Do You Really Need a Will?
A will is the cornerstone of estate planning, and the long-held belief is that every adult should have one to responsibly manage their affairs. A will allows you to plan for every contingency, giving you control over what happens to everything you own after your death. Making a will also means you can make sure your elderly parents or minor children are taken care of.
Despite the obvious benefits, professionals are not in complete agreement about who needs a will. Some argue that a will is unnecessary for young, single adults who do not have children, or seniors without much in the way of assets. Others believe that having made beneficiary designations on life insurance policies, property deeds or retirement accounts is sufficient. However, it is always better to have a will than to not have one, and there are specific situations where it is essential for people to put a will in place for their own benefit – and that of their loved ones.
There are many reasons why a will is important. It allows you to determine how to distribute all of your assets after you die. You can leave items of value or importance to specific people, including non-family members; donate to favorite charities; and determine who will care for your pet and provide funds for them to do so. Many assets to be address in a will are digital in nature, such as passwords to social media website and for email address, and photos posted on social website.
Your will names an executor you trust to carry out your wishes. If you have minor children, only a will allows you to designate a guardian for those children if both parents pass away. In a will or a trust, you can also appoint someone to watch over assets for a disabled family member or someone who may not be able to manage those assets on their own.
If you die intestate (without a legal will), state law governs who gets your property and assets. This means that your closest relatives – spouse and children or parents if you are unmarried – will get everything without respect to your wishes. If you have minor children and do not have a will, the court will decide who should have guardianship.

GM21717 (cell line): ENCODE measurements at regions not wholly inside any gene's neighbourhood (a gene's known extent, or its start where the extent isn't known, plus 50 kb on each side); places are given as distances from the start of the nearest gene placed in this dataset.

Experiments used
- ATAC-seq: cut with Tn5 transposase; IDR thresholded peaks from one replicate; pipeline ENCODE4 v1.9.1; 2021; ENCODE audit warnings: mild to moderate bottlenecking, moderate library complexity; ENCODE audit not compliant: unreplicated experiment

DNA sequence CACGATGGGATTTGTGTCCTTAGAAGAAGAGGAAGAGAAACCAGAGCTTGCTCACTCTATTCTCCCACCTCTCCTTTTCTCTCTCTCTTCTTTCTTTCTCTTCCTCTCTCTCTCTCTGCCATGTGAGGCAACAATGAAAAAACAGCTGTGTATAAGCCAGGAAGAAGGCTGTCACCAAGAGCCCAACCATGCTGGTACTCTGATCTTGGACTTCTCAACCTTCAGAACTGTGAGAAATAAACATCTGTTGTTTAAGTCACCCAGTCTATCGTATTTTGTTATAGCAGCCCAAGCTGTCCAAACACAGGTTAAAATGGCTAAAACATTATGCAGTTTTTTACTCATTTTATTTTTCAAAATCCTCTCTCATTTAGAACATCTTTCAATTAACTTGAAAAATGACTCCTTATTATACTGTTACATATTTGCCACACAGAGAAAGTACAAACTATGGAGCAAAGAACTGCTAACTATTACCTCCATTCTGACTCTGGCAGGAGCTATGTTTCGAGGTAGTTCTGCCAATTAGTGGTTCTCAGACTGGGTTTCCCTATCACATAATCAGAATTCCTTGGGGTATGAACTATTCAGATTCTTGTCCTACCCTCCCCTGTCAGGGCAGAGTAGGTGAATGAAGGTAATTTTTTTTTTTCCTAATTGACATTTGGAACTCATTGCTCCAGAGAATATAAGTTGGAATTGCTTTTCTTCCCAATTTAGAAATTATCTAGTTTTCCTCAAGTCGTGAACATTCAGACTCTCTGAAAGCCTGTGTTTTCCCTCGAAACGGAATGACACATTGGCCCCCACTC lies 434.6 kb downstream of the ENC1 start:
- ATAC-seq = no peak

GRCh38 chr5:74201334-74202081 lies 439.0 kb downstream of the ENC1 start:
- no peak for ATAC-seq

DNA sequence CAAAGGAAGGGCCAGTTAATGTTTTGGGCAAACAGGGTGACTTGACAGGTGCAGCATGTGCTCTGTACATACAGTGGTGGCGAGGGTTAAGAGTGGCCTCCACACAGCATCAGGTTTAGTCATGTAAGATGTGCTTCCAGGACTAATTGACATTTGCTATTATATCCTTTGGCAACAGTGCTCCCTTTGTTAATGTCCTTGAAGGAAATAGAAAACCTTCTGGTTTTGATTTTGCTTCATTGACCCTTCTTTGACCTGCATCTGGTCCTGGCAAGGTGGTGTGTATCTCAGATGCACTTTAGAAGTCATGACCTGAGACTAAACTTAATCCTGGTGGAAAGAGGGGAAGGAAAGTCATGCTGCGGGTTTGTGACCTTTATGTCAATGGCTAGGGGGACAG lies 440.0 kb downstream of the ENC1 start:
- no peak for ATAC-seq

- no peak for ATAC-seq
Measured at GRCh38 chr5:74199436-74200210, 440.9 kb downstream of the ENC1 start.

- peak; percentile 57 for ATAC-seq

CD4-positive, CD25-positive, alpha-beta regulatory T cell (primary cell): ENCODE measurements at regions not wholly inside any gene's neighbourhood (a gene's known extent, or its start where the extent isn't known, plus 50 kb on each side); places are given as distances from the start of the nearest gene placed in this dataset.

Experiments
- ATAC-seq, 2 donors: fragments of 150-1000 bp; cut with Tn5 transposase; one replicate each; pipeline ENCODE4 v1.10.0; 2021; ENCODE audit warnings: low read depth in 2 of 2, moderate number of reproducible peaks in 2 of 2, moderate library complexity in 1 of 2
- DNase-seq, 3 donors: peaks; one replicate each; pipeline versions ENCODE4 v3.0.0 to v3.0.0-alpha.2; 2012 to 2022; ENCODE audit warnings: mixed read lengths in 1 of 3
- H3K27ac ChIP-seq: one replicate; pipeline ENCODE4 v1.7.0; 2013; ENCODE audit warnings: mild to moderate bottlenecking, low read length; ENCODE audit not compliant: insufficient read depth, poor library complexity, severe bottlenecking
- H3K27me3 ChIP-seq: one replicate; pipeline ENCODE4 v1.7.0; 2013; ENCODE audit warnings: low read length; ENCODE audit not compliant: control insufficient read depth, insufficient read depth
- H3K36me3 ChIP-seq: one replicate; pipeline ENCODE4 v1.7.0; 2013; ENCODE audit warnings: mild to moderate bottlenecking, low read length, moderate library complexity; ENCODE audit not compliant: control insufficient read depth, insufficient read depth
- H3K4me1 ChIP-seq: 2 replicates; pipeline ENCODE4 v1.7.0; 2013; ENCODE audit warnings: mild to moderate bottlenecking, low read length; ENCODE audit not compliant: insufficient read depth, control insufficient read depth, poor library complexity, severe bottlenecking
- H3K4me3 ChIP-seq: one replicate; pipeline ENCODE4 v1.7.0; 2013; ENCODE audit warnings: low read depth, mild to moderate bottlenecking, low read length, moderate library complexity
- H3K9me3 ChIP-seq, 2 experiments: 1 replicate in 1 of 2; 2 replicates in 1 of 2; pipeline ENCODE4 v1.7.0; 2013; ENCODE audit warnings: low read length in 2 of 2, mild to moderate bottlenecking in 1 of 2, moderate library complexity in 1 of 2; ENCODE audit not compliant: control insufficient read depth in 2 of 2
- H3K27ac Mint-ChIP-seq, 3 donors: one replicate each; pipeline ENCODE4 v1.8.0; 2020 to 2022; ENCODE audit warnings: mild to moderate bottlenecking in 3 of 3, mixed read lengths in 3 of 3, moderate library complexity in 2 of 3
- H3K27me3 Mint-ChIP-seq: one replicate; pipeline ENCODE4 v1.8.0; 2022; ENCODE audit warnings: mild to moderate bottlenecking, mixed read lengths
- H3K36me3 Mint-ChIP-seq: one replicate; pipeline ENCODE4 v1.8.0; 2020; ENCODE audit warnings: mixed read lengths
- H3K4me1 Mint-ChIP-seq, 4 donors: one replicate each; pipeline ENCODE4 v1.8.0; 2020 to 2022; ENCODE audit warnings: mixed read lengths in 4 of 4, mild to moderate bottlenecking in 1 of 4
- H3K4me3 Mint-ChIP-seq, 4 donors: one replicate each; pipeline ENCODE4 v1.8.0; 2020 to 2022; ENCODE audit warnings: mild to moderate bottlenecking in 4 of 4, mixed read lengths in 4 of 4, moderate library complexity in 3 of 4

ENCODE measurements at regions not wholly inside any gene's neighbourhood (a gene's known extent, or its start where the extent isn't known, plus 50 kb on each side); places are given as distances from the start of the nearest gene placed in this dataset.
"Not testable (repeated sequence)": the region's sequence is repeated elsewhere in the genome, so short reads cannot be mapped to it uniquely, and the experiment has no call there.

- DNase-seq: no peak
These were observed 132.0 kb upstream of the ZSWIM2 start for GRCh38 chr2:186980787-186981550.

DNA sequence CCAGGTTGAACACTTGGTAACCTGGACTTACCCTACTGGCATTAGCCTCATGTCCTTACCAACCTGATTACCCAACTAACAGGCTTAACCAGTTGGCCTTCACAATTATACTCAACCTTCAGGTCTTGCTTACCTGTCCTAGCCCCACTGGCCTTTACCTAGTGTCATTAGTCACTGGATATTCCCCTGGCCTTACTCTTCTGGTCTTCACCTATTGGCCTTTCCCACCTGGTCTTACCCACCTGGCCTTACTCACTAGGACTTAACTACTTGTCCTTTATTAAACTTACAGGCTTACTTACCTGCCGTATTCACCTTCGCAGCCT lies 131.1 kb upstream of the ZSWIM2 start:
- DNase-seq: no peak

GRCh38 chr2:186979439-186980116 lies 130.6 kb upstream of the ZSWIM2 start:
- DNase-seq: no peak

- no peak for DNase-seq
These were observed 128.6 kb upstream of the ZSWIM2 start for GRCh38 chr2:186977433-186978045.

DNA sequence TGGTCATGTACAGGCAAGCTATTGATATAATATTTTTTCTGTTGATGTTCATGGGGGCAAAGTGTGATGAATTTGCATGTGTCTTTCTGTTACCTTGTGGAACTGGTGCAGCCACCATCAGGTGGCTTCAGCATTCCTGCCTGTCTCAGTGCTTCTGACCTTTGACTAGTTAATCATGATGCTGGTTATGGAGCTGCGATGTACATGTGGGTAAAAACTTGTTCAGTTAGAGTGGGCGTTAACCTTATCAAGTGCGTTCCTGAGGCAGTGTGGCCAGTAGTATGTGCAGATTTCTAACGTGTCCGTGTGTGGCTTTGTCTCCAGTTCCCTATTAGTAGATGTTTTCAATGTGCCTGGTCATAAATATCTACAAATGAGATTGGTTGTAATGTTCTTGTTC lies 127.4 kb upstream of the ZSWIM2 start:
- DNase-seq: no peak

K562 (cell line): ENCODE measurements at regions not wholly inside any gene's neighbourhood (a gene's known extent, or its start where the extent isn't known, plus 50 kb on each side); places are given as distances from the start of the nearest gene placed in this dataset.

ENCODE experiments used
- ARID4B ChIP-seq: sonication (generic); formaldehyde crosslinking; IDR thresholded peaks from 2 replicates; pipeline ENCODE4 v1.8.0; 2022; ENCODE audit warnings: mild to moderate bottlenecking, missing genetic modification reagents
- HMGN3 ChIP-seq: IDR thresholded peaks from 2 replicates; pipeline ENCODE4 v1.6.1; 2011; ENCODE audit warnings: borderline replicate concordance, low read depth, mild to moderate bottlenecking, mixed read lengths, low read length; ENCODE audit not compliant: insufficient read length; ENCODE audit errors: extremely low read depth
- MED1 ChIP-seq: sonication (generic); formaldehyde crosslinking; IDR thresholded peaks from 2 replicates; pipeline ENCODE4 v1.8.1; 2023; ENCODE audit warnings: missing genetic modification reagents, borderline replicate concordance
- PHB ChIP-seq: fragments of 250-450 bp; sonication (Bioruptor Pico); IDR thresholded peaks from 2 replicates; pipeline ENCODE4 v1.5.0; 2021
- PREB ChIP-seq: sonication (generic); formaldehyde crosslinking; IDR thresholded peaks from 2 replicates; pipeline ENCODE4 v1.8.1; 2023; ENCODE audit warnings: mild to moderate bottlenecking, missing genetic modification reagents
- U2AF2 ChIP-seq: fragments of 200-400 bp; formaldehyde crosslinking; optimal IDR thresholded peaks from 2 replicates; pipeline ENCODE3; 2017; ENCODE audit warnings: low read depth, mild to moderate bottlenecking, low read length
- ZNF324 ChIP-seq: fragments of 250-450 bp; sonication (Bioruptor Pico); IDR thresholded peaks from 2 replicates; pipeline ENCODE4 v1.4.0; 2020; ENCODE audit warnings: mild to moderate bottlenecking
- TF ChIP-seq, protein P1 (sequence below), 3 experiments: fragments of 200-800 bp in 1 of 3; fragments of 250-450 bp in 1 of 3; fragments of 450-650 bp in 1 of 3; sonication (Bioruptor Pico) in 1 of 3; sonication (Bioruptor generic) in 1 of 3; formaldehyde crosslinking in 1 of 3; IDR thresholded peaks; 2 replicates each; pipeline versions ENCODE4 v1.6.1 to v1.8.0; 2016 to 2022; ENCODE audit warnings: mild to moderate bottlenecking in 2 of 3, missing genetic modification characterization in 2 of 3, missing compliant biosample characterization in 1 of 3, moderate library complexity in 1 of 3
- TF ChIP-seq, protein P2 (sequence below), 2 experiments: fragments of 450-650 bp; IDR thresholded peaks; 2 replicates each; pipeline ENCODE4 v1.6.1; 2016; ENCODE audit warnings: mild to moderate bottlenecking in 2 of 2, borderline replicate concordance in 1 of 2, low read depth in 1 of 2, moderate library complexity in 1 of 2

A will is a must for people who are married, have children, and/or have a positive net worth.
· If you are married, it is important to put in writing whether your spouse gets your assets upon your death. Even if you think you would distribute your assets in the same way the state intestacy law would, a will allows you to plan for unexpected situations. For example, if you and your spouse die together, state law dictates your assets would go to your parents, who you may not wish to receive anything. If you want someone other than your spouse to receive any of your assets, you would need to include that in your will as well.
· If you have children, a will allows you to name a guardian and to put in writing whether or not you want the children to inherit after your spouse.
· If you are single and have assets that need to be distributed when you die, having a will or a trust in place is a necessity to control where they go. While beneficiary designations on life insurance policies or retirement accounts will ensure that the right people receive benefits or inherit the assets, only a will is going to designate who will get your house or car.
· The same is true for couples who avoid writing a will and simply put everything into joint names. Joint assets pass to the other owner automatically, but issues can arise when that spouse dies or a random asset that was not accounted for is discovered.
· Naming an executor and including appropriate language also avoids the need for an administrator or personal representative of your estate to post a bond before distributing assets.
If you need to create a new will or revise an existing will, it is best to work with an experienced attorney who can help you understand your options and make sure it is a valid document that meets your state’s requirements. Contact us with questions or concerns at 973.707.3322 or LFarber@LFarberLaw.com.
The contents of this writing are intended for general information purposes only and should not be construed as legal advice or opinion in any specific facts or circumstances.